The Bank of England may have gotten into the collateral transformation business…will the Fed follow?

Several news sources reported on last week’s speech by Mark Carney, the former Canadian central banker, now head of the Bank of England. Governor Carney spoke at a function celebrating the 125th anniversary of the FT.  He said a couple interesting things, not all of which were picked up in the press.

Carney emphasized that the BOE’s facilities are there to be used: “we are open for business” was his mantra. He told the audience that the rates charged on lending facilities would come down, in some cases by half.  Liquidity would be offered for longer terms. A wider range of assets would be accommodated, albeit with the caveat that the Bank would need to be able to access the risk of those assets.

On the surface, this reminds one of the ECB’s LTRO facility. It seems a bit preemptive given the weaning of banks off the LRTO and the recent growth in the European repo markets. That’s not to say there aren’t problems that central bank liquidity will help solve (or at least contain) – we think about the Italian repo market and the potential accelerant that LCH’s recent liquidation policy changes may have created for a funding crisis. But Governor Carney is getting in front of the markets in a way we don’t see very often and that certainly commands respect.

After watching the speech on YouTube (I was viewer 147 of the 23 minute speech…sorry, this one is not going viral) it was clear there was more in the speech. The news stories did not pick up on Carney emphasizing something interesting. So along with the lower rates, longer terms, and a wider range on what collateral is acceptable, Carney said they would be doing monthly repo auctions, taking in a broad range of collateral versus providing high quality assets (watch from minute 16.5 of the speech). Isn’t that the collateral transformation business? Could the BoE become a low cost source for HQLA necessary to post at CCPs and/or hold to satisfy LCR? (Note to self: That last sentence had way too many acronyms.)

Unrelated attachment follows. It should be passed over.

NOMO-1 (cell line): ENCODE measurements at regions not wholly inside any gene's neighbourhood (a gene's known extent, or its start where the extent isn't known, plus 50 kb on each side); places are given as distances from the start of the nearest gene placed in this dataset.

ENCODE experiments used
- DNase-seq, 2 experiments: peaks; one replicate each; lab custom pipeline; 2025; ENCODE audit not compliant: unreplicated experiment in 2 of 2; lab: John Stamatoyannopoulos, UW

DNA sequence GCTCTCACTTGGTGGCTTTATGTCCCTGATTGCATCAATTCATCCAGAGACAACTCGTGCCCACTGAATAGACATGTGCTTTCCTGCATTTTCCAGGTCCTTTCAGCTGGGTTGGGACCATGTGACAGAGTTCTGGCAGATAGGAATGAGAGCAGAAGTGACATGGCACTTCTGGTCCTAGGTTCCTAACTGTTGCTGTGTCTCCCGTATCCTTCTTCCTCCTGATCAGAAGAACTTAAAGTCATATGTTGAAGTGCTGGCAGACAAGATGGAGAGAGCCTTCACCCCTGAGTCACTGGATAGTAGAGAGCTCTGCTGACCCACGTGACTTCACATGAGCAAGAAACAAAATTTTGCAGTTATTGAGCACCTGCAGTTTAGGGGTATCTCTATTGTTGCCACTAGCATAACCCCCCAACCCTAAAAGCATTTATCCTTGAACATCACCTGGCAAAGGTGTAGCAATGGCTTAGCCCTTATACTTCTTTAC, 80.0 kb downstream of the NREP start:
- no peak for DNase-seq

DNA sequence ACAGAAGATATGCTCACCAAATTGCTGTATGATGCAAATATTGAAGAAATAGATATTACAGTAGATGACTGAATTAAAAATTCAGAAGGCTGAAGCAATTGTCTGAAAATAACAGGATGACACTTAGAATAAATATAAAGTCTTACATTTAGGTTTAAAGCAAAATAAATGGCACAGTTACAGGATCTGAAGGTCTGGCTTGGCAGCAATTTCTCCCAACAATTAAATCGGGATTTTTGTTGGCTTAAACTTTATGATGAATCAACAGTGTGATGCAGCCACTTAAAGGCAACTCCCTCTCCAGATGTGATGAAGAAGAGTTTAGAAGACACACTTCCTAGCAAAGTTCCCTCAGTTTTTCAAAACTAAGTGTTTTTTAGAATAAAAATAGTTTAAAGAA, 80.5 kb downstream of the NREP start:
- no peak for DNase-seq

Will this encourage the Fed to go down the same road? Tweaking the fixed-rate repo facility now under test to do asset versus asset deals shouldn’t be that hard. We know the Fed certainly has enough HQLA to go around. It isn’t in the regulators interest to see the repo markets become all gummed up with less liquid paper while starved for HQLA.

If collateral transformation – swapping less liquid paper that isn’t CCP eligible with securities which are eligible – starts to make serious headway, all that ineligible collateral will have to get recycled somewhere. We question if there is very deep demand from cash lenders for the funkier paper (which would need to be financed for term to avoid LCR problems). There is some time to work this out. But once European central clearing requirements kicks in, the higher bilateral collateral thresholds from IOSCO start, and central derivatives clearing in the US starts to take a bigger bite out of the collateral pool, the dynamic will change. Maybe the Fed should take a page out of the BoE’s playbook and get in front of the markets?

A YouTube link to the speech is here.

A YouTube link to a Q&A with Lionel Barber, FT editor, and Mark Carney is here.

A link to a Reuters article on the speech is here.

An article in the FT appeared on October 24th, but was behind the pay wall.


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